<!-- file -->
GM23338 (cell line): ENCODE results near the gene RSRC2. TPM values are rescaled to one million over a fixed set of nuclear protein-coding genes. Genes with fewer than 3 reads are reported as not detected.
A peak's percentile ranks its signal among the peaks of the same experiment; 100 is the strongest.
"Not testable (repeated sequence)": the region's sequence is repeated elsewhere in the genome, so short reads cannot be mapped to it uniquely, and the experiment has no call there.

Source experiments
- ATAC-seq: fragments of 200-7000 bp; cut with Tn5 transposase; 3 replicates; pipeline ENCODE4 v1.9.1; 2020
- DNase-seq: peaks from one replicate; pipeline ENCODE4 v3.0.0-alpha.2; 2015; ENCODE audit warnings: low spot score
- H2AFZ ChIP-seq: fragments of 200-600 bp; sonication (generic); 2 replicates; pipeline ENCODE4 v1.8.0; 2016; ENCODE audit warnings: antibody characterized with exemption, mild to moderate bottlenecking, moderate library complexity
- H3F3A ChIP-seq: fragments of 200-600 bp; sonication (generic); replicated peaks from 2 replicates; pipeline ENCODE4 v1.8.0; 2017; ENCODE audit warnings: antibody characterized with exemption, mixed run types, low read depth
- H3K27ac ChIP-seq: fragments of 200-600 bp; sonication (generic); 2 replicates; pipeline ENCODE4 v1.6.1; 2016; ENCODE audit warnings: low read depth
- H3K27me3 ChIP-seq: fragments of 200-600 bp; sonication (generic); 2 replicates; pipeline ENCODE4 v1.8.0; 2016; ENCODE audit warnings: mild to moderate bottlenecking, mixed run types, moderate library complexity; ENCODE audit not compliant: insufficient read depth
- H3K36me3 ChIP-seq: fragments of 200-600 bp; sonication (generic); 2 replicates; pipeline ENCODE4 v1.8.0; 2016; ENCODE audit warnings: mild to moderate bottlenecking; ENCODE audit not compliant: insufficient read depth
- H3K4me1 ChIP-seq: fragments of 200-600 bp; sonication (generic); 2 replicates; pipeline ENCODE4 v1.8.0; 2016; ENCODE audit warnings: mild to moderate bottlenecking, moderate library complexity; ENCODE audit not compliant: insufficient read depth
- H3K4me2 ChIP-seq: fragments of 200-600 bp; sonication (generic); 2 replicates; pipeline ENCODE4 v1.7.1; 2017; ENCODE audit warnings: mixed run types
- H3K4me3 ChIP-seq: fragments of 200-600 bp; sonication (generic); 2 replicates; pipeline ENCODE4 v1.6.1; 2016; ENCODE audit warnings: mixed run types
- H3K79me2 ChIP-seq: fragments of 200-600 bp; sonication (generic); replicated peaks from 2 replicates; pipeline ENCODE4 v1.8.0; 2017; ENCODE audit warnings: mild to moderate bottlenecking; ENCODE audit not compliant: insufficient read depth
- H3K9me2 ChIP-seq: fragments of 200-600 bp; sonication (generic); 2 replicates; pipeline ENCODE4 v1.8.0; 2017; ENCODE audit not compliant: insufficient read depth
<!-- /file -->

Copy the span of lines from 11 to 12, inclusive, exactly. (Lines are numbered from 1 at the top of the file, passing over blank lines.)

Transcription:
- H3K36me3 ChIP-seq: fragments of 200-600 bp; sonication (generic); 2 replicates; pipeline ENCODE4 v1.8.0; 2016; ENCODE audit warnings: mild to moderate bottlenecking; ENCODE audit not compliant: insufficient read depth
- H3K4me1 ChIP-seq: fragments of 200-600 bp; sonication (generic); 2 replicates; pipeline ENCODE4 v1.8.0; 2016; ENCODE audit warnings: mild to moderate bottlenecking, moderate library complexity; ENCODE audit not compliant: insufficient read depth